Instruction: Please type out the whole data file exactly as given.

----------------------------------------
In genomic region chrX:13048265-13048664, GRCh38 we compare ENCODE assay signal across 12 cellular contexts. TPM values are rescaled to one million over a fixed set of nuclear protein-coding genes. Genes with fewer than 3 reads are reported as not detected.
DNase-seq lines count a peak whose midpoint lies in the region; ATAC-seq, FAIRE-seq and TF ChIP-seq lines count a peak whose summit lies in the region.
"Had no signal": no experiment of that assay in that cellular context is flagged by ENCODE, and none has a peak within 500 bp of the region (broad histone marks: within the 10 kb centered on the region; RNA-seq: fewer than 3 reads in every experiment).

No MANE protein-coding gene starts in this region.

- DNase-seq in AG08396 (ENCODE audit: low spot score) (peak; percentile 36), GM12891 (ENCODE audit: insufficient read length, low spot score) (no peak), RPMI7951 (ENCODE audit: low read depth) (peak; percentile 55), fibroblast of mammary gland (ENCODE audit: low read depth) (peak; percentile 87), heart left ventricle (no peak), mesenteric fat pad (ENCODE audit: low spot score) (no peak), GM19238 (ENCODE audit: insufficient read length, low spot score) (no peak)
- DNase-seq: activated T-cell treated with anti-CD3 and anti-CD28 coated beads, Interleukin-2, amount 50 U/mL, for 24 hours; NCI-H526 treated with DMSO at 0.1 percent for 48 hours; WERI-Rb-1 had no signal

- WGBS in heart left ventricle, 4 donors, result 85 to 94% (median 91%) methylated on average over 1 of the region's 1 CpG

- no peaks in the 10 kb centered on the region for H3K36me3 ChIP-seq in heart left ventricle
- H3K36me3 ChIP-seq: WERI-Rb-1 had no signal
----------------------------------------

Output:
In genomic region chrX:13048265-13048664, GRCh38 we compare ENCODE assay signal across 12 cellular contexts. TPM values are rescaled to one million over a fixed set of nuclear protein-coding genes. Genes with fewer than 3 reads are reported as not detected.
DNase-seq lines count a peak whose midpoint lies in the region; ATAC-seq, FAIRE-seq and TF ChIP-seq lines count a peak whose summit lies in the region.
"Had no signal": no experiment of that assay in that cellular context is flagged by ENCODE, and none has a peak within 500 bp of the region (broad histone marks: within the 10 kb centered on the region; RNA-seq: fewer than 3 reads in every experiment).

No MANE protein-coding gene starts in this region.

- DNase-seq in AG08396 (ENCODE audit: low spot score) (peak; percentile 36), GM12891 (ENCODE audit: insufficient read length, low spot score) (no peak), RPMI7951 (ENCODE audit: low read depth) (peak; percentile 55), fibroblast of mammary gland (ENCODE audit: low read depth) (peak; percentile 87), heart left ventricle (no peak), mesenteric fat pad (ENCODE audit: low spot score) (no peak), GM19238 (ENCODE audit: insufficient read length, low spot score) (no peak)
- DNase-seq: activated T-cell treated with anti-CD3 and anti-CD28 coated beads, Interleukin-2, amount 50 U/mL, for 24 hours; NCI-H526 treated with DMSO at 0.1 percent for 48 hours; WERI-Rb-1 had no signal

- WGBS in heart left ventricle, 4 donors, result 85 to 94% (median 91%) methylated on average over 1 of the region's 1 CpG

- no peaks in the 10 kb centered on the region for H3K36me3 ChIP-seq in heart left ventricle
- H3K36me3 ChIP-seq: WERI-Rb-1 had no signal